This may not last forever. Dez will be required to do damage soon to still get this treatment from the league's defensive coordinators, but as long as they think he can kill them, he is valuable just by standing on the field. So, like Emmitt and Michael before them, they have Zeke and Dez as the main threats of any game plan. And that is why there are weeks when you cannot believe that Cole Beasley, Lucky Whitehead, Jason Witten, Gavin Escobar, Brice Butler, Terrance Williams or Geoff Swaim are "so wide open." It is because they are. You can't cover everyone.
So now we circle back to the quarterback story. Why is Dak Prescott successful?
Because he makes plays out of nothing? No. Because when he has a chance to make a play, he makes it. He is playing with this tremendous numbers advantage, and then, in Aikman-like fashion, simply makes sound decisions where turnovers are seldom risked and the chains keep moving. When he has a chance to make a big throw, he does so. His throw into the seam to Beasley on third-and-6 in the fourth quarter yesterday is not a throw everyone makes. But, he can.
They don't ask him to make that throw 20 times a game. But, they do ask him to make throws -- which he generally does. Or, he makes a play with his legs on third down. Or he sells a fake like a veteran. And that is why you need to stop this Kellen Moore/Mark Sanchez nonsense.
In fact, you may need to even slow down in thinking present-day Tony Romo could do all of this.
To do what Dak Prescott has done in the past few months would require the ability to threaten teams with running ability. It would also require someone to take some pretty big shots in the pocket and jump back up like nothing happened. Do you remember the last big hit Prescott has taken? No? Do you know why you feel that way? Because when he gets hit, it is a non-factor. His health is not a concern to you, because he looks like an indestructible kid. That may not last forever either, but for now, the difference between a quarterback you think will get hurt each time he is touched and one you think is bigger than those who hit him is immense.
I am not saying Tony Romo can't get his seat back and his success, too. I am saying anyone who wants to mess with a 7-1 team at the top of its conference when they look this dominant for two straight months is out of their mind. If Prescott struggles mightily at the helm in the next few weeks, maybe we have something to discuss.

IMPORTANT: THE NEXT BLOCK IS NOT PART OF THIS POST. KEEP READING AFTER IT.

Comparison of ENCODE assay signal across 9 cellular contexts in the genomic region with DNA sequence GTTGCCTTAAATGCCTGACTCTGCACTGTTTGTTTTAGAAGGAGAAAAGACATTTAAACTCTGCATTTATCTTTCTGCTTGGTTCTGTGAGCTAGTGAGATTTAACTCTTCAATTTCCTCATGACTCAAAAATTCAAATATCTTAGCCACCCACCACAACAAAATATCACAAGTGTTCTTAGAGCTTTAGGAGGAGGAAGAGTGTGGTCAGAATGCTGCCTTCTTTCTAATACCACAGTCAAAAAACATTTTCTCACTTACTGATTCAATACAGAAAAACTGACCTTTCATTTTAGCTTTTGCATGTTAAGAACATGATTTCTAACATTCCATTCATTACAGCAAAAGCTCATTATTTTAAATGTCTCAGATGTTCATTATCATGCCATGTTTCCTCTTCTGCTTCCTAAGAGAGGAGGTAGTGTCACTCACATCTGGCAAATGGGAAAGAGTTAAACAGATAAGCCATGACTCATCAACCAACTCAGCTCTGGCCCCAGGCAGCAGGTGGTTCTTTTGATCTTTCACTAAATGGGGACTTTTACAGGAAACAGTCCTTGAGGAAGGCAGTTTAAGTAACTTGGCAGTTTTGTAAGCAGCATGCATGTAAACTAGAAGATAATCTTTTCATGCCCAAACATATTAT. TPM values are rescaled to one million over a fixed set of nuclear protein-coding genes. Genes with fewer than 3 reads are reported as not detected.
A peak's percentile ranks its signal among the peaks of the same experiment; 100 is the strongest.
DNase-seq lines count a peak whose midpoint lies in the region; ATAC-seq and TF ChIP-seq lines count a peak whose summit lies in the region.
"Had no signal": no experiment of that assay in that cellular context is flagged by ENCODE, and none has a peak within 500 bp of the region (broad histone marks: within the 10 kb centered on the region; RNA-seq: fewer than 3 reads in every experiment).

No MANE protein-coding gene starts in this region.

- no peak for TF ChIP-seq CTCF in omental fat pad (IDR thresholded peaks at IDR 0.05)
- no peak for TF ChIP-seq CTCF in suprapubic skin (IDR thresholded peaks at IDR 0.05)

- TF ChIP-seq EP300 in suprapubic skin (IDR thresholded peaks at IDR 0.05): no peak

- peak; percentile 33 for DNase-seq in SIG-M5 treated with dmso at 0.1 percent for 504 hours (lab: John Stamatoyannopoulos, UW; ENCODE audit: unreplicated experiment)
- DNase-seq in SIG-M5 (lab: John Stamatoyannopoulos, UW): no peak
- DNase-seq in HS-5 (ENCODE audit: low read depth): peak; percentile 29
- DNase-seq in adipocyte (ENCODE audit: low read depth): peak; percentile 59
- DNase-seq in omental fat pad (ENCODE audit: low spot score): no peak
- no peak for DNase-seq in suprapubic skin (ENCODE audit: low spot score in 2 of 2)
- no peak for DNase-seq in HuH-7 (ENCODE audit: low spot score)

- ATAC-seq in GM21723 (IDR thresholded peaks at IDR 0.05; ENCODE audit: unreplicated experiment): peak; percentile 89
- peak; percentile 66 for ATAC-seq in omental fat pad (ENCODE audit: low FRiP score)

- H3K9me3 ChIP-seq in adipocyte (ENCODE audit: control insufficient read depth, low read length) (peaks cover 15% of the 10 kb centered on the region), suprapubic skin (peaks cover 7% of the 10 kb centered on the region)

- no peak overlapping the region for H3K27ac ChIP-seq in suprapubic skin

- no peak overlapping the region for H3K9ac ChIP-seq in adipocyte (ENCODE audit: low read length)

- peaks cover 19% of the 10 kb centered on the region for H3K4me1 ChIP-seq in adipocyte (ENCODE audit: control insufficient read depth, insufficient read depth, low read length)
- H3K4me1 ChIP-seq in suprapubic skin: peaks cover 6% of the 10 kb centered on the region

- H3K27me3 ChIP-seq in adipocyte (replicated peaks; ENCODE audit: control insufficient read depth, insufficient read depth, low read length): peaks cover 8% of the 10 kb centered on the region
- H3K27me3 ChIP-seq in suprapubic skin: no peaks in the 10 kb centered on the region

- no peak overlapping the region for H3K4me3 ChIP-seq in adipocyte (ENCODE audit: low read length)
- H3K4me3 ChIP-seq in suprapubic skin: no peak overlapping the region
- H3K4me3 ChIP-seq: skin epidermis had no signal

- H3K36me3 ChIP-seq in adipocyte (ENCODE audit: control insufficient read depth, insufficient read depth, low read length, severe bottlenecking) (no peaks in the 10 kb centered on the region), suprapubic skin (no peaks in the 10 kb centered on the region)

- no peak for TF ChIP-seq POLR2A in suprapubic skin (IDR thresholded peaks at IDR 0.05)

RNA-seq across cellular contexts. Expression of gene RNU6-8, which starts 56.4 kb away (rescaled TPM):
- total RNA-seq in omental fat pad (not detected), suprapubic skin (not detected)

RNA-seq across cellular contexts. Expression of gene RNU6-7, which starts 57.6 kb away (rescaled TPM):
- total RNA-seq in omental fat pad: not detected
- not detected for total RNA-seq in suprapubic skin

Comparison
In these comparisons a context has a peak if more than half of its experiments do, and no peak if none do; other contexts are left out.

But for now, with Prescott following up his least impressive victory with a victory in which it looked like he never broke a sweat while almost throwing a perfect game, I would contend that the biggest issue in Cowboys-land has been declared a "non-issue."
This team is on a roll. A roll that is rare and potentially quite special. The quarterback of this team is an unfamiliar face replicating the local hero at the height of his powers. We were told nobody could do this but the man himself. And then this fourth-rounder walks in and matches the passing numbers and adds a whole new element with his feet, making you think you've won the lottery by finding a modern day, dual-threat quarterback who is just getting started.
He hands to a running back who also is brand new. In fact, this all feels brand new. I know everyone wants to compare it to 2014, but you should aim higher than a season of which the best thing someone could say is that it produced a wild-card win and neat hashtag (#DezCaughtIt).
You should realize there is a trophy case that has been collecting only dust for two decades. At 7-1, you should begin to raise your target beyond 2014. You should ask if this machine, as presently constituted, could earn a bye right past the wild-card round and, perhaps, need just one home win for its first trip to the NFC Championship Game since Troy, Michael, and Emmitt tied opponents in knots.